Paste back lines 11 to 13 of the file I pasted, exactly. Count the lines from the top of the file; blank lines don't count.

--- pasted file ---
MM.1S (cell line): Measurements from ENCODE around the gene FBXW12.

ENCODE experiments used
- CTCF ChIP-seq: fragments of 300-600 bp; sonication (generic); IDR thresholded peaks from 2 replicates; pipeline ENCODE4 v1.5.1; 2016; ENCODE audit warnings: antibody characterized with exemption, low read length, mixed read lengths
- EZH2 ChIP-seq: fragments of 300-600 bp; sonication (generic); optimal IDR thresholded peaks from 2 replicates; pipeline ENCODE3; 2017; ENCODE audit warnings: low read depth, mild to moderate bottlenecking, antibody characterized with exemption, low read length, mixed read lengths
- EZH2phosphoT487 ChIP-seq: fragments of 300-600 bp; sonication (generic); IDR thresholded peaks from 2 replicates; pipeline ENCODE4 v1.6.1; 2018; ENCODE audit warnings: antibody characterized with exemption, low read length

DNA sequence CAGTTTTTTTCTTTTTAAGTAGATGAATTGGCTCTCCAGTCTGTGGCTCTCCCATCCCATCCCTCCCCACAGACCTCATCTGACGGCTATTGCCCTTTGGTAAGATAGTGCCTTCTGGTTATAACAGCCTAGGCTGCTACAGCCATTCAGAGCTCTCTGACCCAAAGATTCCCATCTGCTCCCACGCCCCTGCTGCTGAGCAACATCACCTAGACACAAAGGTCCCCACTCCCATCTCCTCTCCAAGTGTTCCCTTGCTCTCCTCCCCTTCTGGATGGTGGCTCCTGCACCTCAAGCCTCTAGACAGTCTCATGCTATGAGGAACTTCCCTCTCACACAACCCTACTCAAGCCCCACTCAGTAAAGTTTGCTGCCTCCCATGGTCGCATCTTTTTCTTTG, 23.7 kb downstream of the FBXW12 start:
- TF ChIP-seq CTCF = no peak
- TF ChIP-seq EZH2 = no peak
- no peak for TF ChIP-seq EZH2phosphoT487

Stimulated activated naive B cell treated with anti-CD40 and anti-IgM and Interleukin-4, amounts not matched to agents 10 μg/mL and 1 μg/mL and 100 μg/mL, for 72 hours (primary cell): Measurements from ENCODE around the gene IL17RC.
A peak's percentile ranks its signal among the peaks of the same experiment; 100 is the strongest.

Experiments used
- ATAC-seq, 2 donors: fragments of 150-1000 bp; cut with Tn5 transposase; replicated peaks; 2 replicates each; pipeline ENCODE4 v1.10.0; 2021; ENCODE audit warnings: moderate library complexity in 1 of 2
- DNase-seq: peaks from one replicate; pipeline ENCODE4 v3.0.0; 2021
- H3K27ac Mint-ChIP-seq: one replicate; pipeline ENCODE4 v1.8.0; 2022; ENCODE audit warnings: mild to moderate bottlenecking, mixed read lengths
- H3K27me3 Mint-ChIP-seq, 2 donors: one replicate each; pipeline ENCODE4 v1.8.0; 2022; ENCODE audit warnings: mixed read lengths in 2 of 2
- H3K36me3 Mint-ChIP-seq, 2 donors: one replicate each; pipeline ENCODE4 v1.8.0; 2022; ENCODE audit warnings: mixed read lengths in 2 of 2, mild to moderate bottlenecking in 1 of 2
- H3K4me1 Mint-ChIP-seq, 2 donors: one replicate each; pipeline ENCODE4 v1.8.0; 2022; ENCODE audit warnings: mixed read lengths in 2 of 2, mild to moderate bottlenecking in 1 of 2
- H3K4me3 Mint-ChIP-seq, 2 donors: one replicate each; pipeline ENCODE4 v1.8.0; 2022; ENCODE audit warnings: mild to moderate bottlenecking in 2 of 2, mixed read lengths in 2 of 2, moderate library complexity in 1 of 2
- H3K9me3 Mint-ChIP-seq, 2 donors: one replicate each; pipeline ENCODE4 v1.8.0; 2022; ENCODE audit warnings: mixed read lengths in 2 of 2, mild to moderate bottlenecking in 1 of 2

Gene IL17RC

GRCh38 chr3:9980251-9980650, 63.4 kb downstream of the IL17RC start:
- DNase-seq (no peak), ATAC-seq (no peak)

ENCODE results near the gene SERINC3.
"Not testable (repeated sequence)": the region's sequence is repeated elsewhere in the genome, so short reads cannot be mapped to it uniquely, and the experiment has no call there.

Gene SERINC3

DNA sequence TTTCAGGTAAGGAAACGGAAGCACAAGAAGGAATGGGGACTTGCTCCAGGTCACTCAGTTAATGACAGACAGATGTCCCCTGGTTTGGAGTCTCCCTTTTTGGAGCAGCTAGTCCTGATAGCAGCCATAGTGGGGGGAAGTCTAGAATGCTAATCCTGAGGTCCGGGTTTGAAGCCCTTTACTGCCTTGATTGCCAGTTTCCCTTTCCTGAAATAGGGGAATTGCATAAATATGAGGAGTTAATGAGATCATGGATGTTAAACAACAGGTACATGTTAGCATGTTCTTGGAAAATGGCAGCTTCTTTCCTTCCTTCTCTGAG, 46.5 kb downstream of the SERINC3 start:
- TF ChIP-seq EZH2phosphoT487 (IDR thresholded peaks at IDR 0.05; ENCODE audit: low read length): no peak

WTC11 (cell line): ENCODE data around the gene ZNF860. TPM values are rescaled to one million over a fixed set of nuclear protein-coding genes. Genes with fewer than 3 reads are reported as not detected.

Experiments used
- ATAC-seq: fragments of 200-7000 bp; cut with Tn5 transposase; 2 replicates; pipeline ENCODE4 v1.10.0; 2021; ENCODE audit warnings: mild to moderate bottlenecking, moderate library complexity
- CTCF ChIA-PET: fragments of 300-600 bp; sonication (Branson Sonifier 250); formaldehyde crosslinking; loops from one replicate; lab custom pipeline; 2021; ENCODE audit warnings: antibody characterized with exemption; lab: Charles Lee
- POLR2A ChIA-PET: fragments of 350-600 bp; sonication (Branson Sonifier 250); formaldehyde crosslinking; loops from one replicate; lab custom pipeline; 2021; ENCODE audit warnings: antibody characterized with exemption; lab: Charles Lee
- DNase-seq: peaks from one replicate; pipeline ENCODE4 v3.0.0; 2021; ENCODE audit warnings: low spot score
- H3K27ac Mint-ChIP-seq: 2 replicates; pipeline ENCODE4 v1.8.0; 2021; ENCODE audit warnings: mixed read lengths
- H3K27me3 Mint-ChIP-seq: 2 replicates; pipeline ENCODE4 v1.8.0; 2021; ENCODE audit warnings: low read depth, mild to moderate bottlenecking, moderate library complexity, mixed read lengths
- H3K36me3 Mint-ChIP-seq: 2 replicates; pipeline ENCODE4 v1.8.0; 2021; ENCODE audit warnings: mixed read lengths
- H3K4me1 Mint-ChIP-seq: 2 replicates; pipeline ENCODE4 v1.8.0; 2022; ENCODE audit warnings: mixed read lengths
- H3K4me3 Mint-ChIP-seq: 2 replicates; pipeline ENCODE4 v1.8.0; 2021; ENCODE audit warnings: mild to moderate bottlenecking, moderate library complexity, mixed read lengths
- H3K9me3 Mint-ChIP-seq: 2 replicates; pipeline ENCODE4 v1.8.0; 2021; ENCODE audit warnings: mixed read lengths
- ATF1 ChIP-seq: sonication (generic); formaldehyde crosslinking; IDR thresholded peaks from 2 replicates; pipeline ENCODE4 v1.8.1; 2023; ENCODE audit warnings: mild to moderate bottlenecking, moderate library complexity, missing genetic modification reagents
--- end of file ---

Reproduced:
A peak's percentile ranks its signal among the peaks of the same experiment; 100 is the strongest.

Experiments used
- ATAC-seq, 2 donors: fragments of 150-1000 bp; cut with Tn5 transposase; replicated peaks; 2 replicates each; pipeline ENCODE4 v1.10.0; 2021; ENCODE audit warnings: moderate library complexity in 1 of 2